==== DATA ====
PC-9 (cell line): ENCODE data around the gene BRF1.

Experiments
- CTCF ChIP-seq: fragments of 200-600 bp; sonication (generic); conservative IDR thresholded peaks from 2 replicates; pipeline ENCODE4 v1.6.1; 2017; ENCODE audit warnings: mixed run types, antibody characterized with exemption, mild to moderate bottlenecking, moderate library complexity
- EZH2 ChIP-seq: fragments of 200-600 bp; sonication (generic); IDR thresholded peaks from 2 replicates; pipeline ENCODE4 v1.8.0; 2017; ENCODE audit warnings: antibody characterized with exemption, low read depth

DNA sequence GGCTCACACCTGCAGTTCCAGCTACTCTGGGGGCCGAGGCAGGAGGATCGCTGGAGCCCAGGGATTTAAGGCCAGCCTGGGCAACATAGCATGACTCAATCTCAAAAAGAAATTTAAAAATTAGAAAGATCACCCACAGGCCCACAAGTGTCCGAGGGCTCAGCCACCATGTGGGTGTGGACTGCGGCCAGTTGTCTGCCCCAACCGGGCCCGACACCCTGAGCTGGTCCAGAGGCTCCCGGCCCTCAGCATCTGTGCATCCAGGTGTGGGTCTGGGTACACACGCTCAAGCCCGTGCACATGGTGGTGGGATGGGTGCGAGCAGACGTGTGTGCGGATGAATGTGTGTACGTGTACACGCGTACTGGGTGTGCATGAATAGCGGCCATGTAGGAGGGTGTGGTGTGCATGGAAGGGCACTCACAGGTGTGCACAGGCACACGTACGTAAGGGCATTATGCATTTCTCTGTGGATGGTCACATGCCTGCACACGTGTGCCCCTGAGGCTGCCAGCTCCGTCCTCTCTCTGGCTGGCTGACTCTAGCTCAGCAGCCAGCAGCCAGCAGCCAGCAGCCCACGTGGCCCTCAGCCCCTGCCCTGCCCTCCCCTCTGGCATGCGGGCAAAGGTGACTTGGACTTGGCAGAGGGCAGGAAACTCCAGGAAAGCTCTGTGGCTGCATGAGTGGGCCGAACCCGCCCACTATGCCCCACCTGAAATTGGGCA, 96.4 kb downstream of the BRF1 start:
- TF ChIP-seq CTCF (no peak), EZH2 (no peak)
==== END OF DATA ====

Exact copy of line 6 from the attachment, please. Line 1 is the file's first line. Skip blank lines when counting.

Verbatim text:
- TF ChIP-seq CTCF (no peak), EZH2 (no peak)